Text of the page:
|Publication number||US5213800 A|
|Application number||US 07/470,295|
|Publication date||May 25, 1993|
|Filing date||Jan 25, 1990|
|Priority date||Feb 9, 1989|
|Publication number||07470295, 470295, US 5213800 A, US 5213800A, US-A-5213800, US5213800 A, US5213800A|
|Original Assignee||Diamond Scientific Company|
|Export Citation||BiBTeX, EndNote, RefMan|
|Patent Citations (15), Classifications (10), Legal Events (6)|
|External Links: USPTO, USPTO Assignment, Espacenet|
This application is a continuation of application Ser. No. 07/309,270, filed Feb. 9, 1989, now abandoned.
This invention relates to disinfecting composition which contain the disinfectant compound chlorhexidine [1,6-di(4'chlorophenyl-diguanido)hexane]. The compositions possess advantageous properties from the standpoint of water dispersibility and flowability such that they can be conveniently packaged and used as an all purpose veterinary disinfectant.
Chlorhexidine acetate is a known disinfectant. It is, however, not easily water soluble. This limitation has made it difficult to use as an all purpose disinfectant, for example for use by veterinarians in a convenient concentrated form. There is a continuing need for an all purpose general use disinfectant in veterinary offices, one which can be used to clean for example tables, cages, floors, and even for use in surgical instruments.
Because of the solubility problems with chlorhexidine acetate, in spite of its known excellent disinfecting properties, it has not been sold in a convenient solid phase form. In particular, it is most commonly sold as a solution concentrate. However, the form of the solution concentrate for a disinfectant would seem substantially less preferred by veterinarians than a dry powder form since it requires a larger storage space.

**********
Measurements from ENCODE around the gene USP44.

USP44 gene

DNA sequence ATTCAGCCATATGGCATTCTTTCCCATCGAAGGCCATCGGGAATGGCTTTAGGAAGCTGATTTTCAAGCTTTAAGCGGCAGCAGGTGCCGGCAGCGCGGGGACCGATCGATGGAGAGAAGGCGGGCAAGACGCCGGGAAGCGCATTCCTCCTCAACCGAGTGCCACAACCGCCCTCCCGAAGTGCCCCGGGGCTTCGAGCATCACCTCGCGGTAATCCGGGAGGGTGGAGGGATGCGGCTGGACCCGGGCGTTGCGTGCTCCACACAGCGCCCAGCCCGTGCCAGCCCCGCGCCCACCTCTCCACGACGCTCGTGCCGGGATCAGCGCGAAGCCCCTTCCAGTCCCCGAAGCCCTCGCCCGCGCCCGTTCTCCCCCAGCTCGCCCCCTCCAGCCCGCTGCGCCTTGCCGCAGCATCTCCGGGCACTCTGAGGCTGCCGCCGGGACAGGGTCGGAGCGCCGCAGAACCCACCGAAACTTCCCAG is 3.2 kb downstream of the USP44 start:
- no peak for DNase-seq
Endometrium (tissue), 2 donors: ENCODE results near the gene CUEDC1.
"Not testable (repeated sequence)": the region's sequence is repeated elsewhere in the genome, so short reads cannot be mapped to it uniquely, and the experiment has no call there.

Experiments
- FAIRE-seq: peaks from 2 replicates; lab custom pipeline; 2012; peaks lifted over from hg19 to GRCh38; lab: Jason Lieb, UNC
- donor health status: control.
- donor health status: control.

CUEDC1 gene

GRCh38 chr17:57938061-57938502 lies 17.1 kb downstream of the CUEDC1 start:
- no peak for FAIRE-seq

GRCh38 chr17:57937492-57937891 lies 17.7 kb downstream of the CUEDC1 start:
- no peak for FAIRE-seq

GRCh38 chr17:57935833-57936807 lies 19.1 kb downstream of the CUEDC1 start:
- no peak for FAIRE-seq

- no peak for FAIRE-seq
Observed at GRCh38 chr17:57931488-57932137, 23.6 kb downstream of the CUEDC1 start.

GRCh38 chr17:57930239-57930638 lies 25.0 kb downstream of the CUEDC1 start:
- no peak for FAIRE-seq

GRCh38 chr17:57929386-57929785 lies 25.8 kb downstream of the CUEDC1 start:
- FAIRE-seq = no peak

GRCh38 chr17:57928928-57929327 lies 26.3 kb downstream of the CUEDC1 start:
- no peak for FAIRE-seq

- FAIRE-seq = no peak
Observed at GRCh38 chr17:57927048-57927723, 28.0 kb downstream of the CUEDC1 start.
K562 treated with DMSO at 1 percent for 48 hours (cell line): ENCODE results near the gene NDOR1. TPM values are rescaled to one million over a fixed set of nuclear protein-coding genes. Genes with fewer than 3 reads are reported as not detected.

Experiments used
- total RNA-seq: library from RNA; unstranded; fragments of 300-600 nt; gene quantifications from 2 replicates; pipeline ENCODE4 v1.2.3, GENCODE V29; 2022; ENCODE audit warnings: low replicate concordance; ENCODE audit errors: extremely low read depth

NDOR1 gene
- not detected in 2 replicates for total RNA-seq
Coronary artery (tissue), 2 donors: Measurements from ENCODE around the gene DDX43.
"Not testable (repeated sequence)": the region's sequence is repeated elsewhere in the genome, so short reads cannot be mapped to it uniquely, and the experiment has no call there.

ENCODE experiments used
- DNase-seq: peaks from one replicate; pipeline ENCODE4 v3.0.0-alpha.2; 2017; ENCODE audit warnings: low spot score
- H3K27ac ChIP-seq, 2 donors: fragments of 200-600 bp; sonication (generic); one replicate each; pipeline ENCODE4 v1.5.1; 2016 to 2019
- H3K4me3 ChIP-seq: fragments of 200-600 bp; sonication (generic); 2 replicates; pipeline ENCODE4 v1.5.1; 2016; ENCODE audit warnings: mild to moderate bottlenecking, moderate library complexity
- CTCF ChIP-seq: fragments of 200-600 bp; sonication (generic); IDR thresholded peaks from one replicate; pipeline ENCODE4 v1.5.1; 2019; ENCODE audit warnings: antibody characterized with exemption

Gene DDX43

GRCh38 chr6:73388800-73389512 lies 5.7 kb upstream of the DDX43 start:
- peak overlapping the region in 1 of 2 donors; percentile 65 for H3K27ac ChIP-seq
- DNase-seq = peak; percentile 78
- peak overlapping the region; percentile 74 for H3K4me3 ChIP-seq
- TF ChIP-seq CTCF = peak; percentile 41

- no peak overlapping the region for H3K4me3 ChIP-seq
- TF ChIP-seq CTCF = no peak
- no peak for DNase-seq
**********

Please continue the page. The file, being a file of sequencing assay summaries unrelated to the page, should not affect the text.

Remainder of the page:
Accordingly, it can be seen that there is a continuing need for the development of a water dispersible dry form chlorhexidine disinfecting composition. This invention has as its primary objective the fulfilling of this need. Another objective of the present invention is to provide a discrete particle, flowable disinfecting composition containing chlorhexidine in a stable dry form.
A yet further objective of the present invention is to provide a process of preparing a dry flowable, highly water soluble chlorhexidine disinfecting composition.
An even further objective of the present invention is to provide packaged and stable chlorhexidine disinfecting compositions.
The method and manner of accomplishing each of the above objectives will become apparent from the detailed description of the invention which follows.